Dr. Martin Luther King, Jr. as an International Human Rights Leader
Henry J. Richardson III
Temple University - James E. Beasley School of Law
Villanova Law Review, Vol. 52, p. 471, 2007
Temple University Legal Studies Research Paper No. 2007-19
We see Dr. King as a civil rights leader, but he was also an international human rights leader. Many people view these as two separate discourses: civil rights vs. human rights. Dr. King insisted that they comprise the same irreplaceable rights discourse. He did so against the enormous negative power of cold war thinking in America. His work is lodged firmly in the Black International Tradition, the origins of which predate the Constitution.
His human rights leadership emerged in the movement against South African apartheid in the 1960's, was accelerated by his receiving the Nobel Peace Prize in 1964, grew more prominent when he began to oppose the Vietnam War in 1965, and reached its apex in doctrine in his great Beyond Vietnam speech at the Riverside Church in New York in 1967. It continued as he planned a national march against poverty, and moved in other ways to emphasize economic rights as human rights co-equal with political and civil rights, as he was doing when he was assassinated in Memphis in 1968. King borrowed from and was influenced in his work and non-violent principles by the international work of DuBois, Mohandas Ghandi in India, Paul Robeson and Philip Randolph. Dr. King not only fused the discourses of civil and human rights, and in turn linked them to the international peace movement, but in so doing projected an African American alternative approach to international relations and international law, based on non-violence and a profound clear-sighted love of humans and humanity. In doing so he borrowed from Grotius and natural law doctrine and repudiated international relations doctrines based on balance of power, raison d'etat, and innate sovereign hostility. His impact has extended to the present anti-war movement against the Iraq invasion, in several ways, particularly in that movement's global coordination in his name on his birthday in 2003. In his Riverside Church speech Dr. King answered the question of the role of the United States as the hyper-power in the international community, by projecting a framework for assessing its moral responsibility to the world's peoples, to first care for the least of those peoples, under its own best traditions.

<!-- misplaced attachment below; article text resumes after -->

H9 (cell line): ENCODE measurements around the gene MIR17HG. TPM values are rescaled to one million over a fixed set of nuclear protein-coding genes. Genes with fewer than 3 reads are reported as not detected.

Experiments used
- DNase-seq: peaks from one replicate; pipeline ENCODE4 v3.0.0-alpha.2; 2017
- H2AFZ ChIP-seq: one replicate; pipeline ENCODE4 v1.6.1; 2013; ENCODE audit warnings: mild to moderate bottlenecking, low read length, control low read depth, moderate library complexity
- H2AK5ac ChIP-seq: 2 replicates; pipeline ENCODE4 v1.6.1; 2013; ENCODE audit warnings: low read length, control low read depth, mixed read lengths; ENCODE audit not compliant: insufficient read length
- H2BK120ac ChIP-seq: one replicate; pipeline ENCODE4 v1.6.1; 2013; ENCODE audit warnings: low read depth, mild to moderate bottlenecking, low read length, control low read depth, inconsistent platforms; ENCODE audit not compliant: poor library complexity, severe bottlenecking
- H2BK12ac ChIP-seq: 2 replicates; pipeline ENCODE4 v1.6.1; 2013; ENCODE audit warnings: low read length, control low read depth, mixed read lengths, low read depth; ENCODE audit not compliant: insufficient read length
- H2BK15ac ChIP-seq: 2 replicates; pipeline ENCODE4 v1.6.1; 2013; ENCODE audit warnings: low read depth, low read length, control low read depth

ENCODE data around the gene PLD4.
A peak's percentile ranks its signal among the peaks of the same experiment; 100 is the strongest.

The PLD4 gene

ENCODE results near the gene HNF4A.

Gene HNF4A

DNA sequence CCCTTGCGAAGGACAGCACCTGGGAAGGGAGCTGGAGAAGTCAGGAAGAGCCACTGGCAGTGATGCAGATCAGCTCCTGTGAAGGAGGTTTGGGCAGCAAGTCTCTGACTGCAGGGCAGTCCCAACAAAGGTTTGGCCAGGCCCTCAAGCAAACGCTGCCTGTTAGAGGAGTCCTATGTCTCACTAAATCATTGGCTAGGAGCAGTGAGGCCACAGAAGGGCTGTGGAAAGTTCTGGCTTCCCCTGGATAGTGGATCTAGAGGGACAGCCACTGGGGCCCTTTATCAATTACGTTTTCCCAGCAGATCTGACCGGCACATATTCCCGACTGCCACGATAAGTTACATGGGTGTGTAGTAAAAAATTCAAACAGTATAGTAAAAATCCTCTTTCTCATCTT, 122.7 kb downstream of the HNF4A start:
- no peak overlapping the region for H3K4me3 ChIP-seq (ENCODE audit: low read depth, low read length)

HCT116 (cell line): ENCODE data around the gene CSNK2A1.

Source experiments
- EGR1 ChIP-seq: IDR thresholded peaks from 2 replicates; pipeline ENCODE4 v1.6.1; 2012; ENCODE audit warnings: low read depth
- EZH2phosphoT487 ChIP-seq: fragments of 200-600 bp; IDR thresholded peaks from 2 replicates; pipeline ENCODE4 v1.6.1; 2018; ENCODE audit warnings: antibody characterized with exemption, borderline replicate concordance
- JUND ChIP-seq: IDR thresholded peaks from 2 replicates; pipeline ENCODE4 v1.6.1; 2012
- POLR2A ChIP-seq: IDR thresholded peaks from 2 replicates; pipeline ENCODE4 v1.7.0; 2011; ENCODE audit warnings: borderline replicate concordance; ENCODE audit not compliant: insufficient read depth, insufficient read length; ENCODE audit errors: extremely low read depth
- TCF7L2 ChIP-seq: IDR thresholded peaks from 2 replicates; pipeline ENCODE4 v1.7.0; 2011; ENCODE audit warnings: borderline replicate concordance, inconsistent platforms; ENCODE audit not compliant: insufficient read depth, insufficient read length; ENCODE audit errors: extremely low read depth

If Dr. King were alive today at age 76, he would challenge America and its actions in its war on terrorism, based on his Riverside Church principles. I interpret how King might have applied and spoken on his principles in response to present circumstances. He might have continued to demand the elimination of the unified "Triplets" of racism, materialism, and militarism, by America shifting from a thing-oriented to a person-oriented society, and seen this shift as the foundation of the best defense against terrorism. Further discussion develops this interpretation.
The prominent historian of the civil rights movement, Taylor Branch, concluded that the ferocity of negative response which followed King's Riverside Church speech denied him the power to be heard at all, and relegated Blacks back to the back of the bus on these questions. It was made clear that Blacks had no standing to mediate between the powerful and the dispossessed. King upheld for the United States a supreme but imperfect commitment to democratic norms, which could be supported but not imposed in Vietnam, but he demanded America grant the Vietnamese the elemental respect of citizens in disagreement. I believe Dr. King would speak similarly today.
Number of Pages in PDF File: 16
Keywords: Martin Luther King, Jr., Love in International Relations, war against terror, militarism, materialism, racism, African American international tradition, Vietnam and international law, Vietnam and Civil Rights, morality in US foreign policy, indivisibility of race and foreign policy
JEL Classification: K33
Date posted: September 27, 2007